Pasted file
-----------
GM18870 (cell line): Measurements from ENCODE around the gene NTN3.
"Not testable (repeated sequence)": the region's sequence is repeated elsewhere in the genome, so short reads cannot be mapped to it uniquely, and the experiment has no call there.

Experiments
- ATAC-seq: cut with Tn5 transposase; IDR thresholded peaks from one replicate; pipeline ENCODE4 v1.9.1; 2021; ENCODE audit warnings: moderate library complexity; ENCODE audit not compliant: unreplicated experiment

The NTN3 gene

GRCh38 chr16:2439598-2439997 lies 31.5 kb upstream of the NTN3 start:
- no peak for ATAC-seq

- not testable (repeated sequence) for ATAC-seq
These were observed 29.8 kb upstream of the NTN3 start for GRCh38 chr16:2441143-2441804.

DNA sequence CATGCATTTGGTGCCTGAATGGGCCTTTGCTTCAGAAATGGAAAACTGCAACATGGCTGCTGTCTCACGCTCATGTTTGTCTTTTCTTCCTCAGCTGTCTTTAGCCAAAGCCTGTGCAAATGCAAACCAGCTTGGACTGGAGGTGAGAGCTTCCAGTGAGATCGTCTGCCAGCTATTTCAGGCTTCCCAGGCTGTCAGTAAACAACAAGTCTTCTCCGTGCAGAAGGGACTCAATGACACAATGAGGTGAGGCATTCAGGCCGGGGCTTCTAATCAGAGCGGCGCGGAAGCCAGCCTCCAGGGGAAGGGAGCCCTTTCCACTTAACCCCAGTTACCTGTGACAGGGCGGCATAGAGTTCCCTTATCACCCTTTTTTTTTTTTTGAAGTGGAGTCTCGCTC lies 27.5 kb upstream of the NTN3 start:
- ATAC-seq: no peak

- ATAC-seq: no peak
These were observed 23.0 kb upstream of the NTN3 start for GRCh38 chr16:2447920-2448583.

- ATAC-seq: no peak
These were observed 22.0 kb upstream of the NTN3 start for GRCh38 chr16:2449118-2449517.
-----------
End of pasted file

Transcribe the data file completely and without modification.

GM18870 (cell line): Measurements from ENCODE around the gene NTN3.
"Not testable (repeated sequence)": the region's sequence is repeated elsewhere in the genome, so short reads cannot be mapped to it uniquely, and the experiment has no call there.

Experiments
- ATAC-seq: cut with Tn5 transposase; IDR thresholded peaks from one replicate; pipeline ENCODE4 v1.9.1; 2021; ENCODE audit warnings: moderate library complexity; ENCODE audit not compliant: unreplicated experiment

The NTN3 gene

GRCh38 chr16:2439598-2439997 lies 31.5 kb upstream of the NTN3 start:
- no peak for ATAC-seq

- not testable (repeated sequence) for ATAC-seq
These were observed 29.8 kb upstream of the NTN3 start for GRCh38 chr16:2441143-2441804.

DNA sequence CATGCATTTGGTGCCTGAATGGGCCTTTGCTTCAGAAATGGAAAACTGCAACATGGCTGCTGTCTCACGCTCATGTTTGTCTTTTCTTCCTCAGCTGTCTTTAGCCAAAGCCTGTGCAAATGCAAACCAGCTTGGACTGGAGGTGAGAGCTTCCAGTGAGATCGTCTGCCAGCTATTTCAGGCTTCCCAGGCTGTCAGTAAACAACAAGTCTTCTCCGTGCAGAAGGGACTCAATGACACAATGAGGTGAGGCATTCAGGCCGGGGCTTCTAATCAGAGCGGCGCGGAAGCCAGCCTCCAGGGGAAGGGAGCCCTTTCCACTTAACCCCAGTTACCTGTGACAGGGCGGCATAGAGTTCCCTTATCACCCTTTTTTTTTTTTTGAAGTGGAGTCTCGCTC lies 27.5 kb upstream of the NTN3 start:
- ATAC-seq: no peak

- ATAC-seq: no peak
These were observed 23.0 kb upstream of the NTN3 start for GRCh38 chr16:2447920-2448583.

- ATAC-seq: no peak
These were observed 22.0 kb upstream of the NTN3 start for GRCh38 chr16:2449118-2449517.